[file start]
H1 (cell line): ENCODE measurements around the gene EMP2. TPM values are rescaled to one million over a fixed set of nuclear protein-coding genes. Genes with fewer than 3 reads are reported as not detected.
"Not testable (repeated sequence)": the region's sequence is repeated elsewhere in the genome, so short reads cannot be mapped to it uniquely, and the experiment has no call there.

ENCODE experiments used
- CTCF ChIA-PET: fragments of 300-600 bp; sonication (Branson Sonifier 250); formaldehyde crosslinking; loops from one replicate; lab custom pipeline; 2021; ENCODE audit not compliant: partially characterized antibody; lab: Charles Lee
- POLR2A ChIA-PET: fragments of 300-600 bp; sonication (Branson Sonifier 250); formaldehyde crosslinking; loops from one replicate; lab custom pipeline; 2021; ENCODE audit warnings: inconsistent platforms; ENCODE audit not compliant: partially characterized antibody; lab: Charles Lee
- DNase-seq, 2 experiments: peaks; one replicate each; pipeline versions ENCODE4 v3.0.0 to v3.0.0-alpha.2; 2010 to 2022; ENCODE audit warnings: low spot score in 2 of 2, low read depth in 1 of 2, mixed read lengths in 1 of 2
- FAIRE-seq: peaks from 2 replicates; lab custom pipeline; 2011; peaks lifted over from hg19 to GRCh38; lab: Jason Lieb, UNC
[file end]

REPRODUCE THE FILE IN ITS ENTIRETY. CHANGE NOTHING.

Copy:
H1 (cell line): ENCODE measurements around the gene EMP2. TPM values are rescaled to one million over a fixed set of nuclear protein-coding genes. Genes with fewer than 3 reads are reported as not detected.
"Not testable (repeated sequence)": the region's sequence is repeated elsewhere in the genome, so short reads cannot be mapped to it uniquely, and the experiment has no call there.

ENCODE experiments used
- CTCF ChIA-PET: fragments of 300-600 bp; sonication (Branson Sonifier 250); formaldehyde crosslinking; loops from one replicate; lab custom pipeline; 2021; ENCODE audit not compliant: partially characterized antibody; lab: Charles Lee
- POLR2A ChIA-PET: fragments of 300-600 bp; sonication (Branson Sonifier 250); formaldehyde crosslinking; loops from one replicate; lab custom pipeline; 2021; ENCODE audit warnings: inconsistent platforms; ENCODE audit not compliant: partially characterized antibody; lab: Charles Lee
- DNase-seq, 2 experiments: peaks; one replicate each; pipeline versions ENCODE4 v3.0.0 to v3.0.0-alpha.2; 2010 to 2022; ENCODE audit warnings: low spot score in 2 of 2, low read depth in 1 of 2, mixed read lengths in 1 of 2
- FAIRE-seq: peaks from 2 replicates; lab custom pipeline; 2011; peaks lifted over from hg19 to GRCh38; lab: Jason Lieb, UNC